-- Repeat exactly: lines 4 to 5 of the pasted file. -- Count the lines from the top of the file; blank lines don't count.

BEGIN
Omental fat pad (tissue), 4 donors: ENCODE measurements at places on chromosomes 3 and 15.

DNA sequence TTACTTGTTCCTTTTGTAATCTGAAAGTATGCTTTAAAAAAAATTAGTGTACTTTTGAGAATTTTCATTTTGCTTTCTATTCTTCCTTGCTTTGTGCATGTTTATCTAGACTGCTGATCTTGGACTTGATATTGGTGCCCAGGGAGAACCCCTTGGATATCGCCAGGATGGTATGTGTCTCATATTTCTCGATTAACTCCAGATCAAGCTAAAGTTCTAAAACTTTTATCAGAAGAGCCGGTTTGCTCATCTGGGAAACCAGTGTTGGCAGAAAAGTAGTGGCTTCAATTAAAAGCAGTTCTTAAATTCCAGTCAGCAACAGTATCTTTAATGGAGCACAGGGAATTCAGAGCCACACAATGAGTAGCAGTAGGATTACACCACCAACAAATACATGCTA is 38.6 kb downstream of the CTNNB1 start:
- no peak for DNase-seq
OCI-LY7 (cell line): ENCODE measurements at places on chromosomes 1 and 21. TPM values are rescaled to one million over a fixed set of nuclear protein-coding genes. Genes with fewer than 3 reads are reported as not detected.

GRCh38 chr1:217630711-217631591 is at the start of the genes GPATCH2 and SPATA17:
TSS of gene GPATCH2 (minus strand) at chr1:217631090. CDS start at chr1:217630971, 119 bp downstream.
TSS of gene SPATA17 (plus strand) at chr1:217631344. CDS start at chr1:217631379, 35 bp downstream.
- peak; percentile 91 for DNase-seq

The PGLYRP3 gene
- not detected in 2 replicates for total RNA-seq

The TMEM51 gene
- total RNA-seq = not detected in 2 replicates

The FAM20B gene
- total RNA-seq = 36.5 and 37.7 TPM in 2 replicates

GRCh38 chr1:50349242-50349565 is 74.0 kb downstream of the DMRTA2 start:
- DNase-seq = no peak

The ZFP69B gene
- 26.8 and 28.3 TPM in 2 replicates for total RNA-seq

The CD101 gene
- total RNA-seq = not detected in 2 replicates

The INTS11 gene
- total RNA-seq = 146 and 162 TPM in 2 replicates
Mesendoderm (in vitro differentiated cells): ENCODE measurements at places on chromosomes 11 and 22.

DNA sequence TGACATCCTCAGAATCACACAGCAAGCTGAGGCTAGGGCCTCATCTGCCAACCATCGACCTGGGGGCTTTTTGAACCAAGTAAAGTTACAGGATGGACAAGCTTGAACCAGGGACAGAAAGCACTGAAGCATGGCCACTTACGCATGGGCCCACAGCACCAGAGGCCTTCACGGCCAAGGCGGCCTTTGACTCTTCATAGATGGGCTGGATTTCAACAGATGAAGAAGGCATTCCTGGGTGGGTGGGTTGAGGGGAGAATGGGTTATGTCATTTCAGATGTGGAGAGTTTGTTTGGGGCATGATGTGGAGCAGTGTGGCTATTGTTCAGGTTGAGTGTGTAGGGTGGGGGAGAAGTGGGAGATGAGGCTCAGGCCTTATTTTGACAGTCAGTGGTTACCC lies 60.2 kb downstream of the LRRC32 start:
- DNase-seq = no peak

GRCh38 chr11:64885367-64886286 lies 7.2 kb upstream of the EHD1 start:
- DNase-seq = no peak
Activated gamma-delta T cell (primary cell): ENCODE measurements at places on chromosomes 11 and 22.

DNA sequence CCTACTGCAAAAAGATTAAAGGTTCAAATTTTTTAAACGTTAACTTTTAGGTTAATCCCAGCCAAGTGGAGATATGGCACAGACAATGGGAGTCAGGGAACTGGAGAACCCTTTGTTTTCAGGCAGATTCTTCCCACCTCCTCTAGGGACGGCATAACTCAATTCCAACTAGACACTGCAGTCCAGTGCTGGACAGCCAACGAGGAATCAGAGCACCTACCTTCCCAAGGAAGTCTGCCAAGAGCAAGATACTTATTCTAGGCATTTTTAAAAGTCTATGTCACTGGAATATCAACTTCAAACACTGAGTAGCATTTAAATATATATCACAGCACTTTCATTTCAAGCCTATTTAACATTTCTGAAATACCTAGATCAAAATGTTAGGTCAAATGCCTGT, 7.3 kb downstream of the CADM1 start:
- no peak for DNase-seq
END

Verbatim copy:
OCI-LY7 (cell line): ENCODE measurements at places on chromosomes 1 and 21. TPM values are rescaled to one million over a fixed set of nuclear protein-coding genes. Genes with fewer than 3 reads are reported as not detected.

GRCh38 chr1:217630711-217631591 is at the start of the genes GPATCH2 and SPATA17: